We had just got to his apartment after hanging out with friends. The plan was for me to spend the night, but he has a cat and I’m allergic. So I had to cut our night short. That turned into an argument. The last thing I remember yelling at him was for him to stop being so damn emotional and controlling all the time. He slapped me so hard to the point that I heard a slight ringing sound in my ear before kicking me out of his bed. I got up and shoved him onto the bed. We tumbled a bit on the bed before he picked up a glass cup and threatened to smash my head with it. I shoved him back onto the bed and was able to break the glass cup free from his grip. I just ran home. That was the last time I ever saw John.
I never reported the incident to the police because I wanted to move on and frankly, I just wasn’t confident the police would take a gay domestic dispute seriously. Initially, I blamed myself for what happened. A huge part of me felt like I deserved what I got because of my behavior in the past. A part of me felt like if I was just more passive and didn’t speak out, then he wouldn’t have reacted the way he did. Of course, now, I know that none of that is true. I’m still learning how to forgive myself for the mistakes I made and only John could have controlled the way he acted.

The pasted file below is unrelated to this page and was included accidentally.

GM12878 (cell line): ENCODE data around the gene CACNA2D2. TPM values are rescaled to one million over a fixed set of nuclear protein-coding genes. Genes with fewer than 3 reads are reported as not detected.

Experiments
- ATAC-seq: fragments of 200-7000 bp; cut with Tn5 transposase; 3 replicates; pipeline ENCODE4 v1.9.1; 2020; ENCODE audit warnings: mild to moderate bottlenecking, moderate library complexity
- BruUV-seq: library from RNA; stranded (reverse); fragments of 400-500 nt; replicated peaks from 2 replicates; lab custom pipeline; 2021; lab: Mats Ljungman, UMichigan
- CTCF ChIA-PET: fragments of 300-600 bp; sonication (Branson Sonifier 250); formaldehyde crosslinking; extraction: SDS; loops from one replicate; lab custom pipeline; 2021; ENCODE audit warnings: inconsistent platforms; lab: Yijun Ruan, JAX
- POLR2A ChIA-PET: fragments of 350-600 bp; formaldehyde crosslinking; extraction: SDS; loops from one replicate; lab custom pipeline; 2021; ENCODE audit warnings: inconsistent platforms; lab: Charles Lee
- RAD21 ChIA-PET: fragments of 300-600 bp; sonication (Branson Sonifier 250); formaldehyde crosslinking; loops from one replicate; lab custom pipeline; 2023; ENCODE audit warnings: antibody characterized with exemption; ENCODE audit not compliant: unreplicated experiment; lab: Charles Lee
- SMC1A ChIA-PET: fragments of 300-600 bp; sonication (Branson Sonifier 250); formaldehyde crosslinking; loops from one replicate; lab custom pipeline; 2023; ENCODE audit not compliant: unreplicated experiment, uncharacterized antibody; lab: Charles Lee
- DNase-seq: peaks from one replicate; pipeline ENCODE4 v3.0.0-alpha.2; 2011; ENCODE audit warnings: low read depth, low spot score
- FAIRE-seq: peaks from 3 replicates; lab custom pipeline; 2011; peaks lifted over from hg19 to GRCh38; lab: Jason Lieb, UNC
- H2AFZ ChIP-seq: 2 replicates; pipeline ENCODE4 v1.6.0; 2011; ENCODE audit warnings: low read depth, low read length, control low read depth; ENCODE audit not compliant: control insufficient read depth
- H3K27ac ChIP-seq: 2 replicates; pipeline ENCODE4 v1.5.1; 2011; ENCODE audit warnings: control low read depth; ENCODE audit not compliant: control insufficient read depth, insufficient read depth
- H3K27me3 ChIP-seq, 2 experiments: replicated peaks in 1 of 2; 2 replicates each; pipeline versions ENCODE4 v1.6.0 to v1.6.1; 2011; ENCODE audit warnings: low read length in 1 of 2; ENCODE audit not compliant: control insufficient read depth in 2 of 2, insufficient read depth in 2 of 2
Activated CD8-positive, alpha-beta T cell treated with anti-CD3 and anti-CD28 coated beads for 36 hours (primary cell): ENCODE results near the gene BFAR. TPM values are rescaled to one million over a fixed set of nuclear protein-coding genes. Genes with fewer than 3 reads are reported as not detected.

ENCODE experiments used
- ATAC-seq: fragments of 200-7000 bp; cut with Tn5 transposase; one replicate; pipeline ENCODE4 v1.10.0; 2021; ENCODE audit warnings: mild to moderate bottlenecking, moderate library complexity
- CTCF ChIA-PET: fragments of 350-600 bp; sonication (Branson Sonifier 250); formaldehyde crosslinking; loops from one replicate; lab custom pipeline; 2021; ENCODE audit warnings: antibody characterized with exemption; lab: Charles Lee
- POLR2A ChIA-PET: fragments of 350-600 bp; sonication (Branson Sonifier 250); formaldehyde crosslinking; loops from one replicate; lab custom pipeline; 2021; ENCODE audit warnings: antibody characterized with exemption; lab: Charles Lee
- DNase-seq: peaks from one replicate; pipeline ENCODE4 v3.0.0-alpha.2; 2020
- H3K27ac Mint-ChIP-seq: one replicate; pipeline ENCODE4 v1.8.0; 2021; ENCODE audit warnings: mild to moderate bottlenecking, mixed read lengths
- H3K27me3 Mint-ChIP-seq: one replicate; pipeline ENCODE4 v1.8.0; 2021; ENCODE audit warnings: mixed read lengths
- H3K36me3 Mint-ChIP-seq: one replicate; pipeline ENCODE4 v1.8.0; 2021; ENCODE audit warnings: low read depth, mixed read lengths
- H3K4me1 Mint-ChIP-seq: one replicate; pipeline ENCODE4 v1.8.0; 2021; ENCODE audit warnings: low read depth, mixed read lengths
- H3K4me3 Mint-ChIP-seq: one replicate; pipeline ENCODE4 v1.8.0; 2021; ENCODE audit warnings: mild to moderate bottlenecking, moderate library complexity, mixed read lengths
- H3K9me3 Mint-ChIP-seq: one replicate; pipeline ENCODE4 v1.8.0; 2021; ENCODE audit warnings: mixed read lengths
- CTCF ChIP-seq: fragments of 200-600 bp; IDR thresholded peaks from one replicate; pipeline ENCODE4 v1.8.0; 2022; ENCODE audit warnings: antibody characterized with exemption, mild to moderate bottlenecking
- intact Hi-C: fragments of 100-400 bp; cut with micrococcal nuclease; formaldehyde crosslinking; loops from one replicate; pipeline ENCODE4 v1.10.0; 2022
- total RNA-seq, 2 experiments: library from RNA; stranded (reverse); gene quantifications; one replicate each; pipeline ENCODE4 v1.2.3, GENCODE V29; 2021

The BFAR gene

I don’t think of John as this mean-spirited, bad person or as a racist. I think John was a person who allowed his anger and insecurities navigate his life. If it’s one thing I’ve learned out of this whole experience, it’s if you don’t deal with your anger and insecurities, they’ll for damn sure deal with you. And as someone who has been on both sides, you won’t like how they deal with you.
Terrence Chappell surfaced on Chicago’s media scene as UR Chicago Magazine Online’s fashion editor. Since then, he has worked and contributed to various media outlets such as Michigan Ave. Magazine, CS Magazine, and The Men’s Book. Currently, Terrence serves as the editor-at-large for ChicagoPride.com, the city’s largest LGBT entertainment and news website where he writes “Chappell Confidential,” a nightlife and society column. Terrence also heads “Chappell on Community,” the site’s newest editorial monthly series that profiles the LGBT community’s most innovative leaders.